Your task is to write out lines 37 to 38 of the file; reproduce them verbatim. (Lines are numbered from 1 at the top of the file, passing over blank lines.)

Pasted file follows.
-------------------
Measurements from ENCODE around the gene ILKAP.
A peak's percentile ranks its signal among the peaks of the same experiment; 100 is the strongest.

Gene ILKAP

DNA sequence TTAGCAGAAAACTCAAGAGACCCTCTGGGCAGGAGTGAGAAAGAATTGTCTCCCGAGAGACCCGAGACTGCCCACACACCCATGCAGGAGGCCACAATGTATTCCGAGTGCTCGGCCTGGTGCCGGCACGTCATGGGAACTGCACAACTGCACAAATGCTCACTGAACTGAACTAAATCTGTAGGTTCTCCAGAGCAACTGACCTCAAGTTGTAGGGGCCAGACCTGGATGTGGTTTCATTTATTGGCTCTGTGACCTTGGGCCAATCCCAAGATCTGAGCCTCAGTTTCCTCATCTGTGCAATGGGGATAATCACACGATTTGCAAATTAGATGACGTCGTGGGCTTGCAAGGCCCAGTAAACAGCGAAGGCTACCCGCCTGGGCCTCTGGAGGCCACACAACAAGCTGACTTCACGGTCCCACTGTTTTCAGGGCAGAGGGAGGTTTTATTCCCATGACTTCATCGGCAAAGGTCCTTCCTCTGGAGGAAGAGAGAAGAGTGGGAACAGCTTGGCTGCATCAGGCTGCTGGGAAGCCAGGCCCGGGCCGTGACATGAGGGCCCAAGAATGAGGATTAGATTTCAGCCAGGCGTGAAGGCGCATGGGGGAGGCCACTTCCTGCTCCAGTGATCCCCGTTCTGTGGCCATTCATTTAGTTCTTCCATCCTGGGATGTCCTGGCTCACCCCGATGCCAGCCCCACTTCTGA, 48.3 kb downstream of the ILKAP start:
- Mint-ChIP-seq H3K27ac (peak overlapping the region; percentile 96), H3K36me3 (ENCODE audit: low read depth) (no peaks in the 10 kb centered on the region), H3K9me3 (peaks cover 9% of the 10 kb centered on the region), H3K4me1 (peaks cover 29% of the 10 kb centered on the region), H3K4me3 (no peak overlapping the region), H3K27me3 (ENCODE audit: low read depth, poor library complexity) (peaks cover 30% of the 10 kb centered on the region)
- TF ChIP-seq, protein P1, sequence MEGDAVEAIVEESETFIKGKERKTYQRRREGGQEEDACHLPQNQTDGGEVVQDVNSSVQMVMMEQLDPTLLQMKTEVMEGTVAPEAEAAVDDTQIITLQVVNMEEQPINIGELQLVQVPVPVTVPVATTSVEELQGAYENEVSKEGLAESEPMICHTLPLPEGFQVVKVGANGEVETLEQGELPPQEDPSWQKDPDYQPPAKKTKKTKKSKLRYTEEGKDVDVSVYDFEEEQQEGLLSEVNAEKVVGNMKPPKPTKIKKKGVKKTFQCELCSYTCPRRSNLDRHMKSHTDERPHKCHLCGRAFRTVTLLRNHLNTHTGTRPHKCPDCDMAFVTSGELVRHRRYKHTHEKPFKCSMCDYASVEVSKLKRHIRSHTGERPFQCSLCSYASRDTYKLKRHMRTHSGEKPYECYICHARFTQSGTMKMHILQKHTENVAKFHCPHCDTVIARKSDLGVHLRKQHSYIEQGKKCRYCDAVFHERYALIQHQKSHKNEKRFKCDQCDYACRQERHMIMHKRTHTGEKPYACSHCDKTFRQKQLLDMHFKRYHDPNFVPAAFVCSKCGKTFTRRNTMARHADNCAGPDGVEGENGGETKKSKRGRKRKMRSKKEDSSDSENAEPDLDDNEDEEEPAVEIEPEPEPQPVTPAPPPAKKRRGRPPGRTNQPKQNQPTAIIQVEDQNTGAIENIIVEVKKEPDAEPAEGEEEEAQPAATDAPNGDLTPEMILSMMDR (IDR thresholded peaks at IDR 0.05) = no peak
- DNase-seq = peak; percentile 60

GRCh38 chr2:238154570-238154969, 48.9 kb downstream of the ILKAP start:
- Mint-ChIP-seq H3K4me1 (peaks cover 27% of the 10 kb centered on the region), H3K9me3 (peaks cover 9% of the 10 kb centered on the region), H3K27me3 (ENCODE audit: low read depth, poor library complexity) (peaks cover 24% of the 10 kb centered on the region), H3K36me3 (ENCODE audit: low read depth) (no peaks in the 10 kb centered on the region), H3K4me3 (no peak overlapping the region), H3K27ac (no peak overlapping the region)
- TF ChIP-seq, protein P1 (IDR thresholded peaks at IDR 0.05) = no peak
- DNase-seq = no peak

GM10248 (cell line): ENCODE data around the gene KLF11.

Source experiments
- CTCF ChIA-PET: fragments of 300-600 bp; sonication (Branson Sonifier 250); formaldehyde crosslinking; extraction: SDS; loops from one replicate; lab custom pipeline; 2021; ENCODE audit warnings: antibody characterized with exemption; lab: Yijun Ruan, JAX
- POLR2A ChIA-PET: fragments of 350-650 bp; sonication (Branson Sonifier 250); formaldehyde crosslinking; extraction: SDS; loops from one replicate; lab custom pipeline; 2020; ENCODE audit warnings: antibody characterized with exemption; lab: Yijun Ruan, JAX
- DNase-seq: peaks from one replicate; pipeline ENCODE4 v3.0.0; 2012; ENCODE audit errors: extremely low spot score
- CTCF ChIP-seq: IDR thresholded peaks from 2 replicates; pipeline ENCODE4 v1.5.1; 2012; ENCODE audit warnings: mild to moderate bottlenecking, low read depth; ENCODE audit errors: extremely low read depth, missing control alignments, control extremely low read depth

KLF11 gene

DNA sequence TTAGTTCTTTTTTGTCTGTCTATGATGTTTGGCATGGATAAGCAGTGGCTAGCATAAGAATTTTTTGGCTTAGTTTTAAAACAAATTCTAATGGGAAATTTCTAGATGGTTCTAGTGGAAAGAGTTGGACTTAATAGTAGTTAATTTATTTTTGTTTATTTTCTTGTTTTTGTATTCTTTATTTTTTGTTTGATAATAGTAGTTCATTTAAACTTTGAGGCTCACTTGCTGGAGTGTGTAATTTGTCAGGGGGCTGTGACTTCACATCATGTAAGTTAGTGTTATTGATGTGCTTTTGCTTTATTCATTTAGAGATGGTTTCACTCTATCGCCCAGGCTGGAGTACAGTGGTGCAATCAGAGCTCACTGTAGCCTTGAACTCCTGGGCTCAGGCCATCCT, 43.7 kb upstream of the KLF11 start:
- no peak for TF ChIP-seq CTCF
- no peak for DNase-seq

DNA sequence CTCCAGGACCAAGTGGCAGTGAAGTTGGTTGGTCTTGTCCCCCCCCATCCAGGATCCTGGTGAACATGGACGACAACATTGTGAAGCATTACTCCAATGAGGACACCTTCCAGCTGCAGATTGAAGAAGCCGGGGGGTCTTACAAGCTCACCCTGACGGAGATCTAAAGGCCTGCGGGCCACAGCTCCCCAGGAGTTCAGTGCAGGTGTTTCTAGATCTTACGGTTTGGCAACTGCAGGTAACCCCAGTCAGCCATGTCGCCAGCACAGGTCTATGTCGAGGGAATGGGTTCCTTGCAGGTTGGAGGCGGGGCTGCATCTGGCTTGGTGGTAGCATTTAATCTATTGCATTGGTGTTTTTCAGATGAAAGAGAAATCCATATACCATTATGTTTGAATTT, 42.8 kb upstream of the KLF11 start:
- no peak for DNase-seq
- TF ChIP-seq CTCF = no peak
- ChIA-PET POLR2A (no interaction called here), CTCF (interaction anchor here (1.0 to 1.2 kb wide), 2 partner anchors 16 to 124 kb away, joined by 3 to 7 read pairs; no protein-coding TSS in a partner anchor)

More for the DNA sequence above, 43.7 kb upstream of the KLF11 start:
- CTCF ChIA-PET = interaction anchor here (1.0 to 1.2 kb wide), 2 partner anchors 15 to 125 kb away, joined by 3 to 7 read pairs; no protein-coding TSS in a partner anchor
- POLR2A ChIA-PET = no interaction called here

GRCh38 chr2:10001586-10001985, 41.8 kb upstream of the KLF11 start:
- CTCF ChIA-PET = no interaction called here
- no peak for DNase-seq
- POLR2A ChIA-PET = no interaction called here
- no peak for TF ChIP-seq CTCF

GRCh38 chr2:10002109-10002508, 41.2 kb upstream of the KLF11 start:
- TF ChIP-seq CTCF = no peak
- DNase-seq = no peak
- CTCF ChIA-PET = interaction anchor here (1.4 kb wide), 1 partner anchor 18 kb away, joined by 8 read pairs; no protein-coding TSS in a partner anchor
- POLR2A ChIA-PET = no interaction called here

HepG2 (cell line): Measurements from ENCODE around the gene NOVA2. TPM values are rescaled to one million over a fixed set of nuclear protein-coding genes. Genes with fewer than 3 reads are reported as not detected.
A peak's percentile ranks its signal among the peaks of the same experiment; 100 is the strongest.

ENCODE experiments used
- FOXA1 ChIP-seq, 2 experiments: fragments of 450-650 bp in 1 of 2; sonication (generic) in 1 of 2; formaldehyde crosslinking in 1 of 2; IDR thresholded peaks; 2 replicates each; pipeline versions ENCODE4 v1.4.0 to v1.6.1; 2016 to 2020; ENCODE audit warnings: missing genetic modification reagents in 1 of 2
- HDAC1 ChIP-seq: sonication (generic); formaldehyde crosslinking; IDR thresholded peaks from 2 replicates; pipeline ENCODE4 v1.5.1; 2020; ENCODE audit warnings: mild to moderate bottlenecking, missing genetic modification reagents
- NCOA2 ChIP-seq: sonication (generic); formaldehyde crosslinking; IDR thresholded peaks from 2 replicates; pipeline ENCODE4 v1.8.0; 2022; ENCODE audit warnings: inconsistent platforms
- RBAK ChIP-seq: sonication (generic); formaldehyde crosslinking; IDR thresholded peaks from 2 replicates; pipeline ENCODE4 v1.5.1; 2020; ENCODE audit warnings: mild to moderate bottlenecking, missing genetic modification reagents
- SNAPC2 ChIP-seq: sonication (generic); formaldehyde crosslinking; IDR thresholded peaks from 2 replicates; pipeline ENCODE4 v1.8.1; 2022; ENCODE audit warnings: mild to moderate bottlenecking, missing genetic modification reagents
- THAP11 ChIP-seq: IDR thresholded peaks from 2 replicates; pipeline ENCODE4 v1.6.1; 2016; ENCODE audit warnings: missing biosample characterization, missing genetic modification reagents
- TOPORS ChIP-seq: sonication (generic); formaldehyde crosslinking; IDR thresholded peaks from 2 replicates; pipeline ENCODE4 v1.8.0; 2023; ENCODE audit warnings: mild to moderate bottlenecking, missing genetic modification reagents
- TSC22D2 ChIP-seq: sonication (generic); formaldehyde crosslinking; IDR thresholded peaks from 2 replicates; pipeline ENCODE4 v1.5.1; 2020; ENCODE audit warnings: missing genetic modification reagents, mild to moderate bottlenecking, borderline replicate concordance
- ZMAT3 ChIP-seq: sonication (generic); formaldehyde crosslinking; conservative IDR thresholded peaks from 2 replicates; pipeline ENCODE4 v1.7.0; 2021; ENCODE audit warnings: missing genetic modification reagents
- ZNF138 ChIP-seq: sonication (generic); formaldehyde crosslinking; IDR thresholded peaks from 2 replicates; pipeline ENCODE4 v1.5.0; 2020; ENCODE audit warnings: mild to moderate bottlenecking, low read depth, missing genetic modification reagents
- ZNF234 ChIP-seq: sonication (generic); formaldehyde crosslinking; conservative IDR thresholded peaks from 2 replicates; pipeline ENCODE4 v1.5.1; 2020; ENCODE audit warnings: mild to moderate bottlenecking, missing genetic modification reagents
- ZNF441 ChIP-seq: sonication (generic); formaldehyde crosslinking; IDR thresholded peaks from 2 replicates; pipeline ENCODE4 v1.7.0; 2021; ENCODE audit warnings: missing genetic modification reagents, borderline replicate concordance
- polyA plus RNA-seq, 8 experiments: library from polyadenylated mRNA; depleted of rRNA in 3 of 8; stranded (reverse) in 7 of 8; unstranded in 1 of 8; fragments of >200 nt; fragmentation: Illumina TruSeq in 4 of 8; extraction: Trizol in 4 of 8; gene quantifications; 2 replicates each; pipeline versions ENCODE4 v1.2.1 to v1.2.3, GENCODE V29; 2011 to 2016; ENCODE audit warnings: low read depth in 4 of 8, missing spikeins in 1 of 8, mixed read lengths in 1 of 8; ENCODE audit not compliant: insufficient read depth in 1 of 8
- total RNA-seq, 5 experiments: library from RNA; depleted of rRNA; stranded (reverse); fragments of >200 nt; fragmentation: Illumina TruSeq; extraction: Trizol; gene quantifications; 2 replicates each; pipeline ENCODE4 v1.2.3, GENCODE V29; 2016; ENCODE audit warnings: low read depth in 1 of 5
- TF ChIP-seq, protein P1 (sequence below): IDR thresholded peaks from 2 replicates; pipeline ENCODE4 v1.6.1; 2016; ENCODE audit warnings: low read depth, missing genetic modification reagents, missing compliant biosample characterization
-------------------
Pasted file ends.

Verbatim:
- CTCF ChIA-PET = interaction anchor here (1.4 kb wide), 1 partner anchor 18 kb away, joined by 8 read pairs; no protein-coding TSS in a partner anchor
- POLR2A ChIA-PET = no interaction called here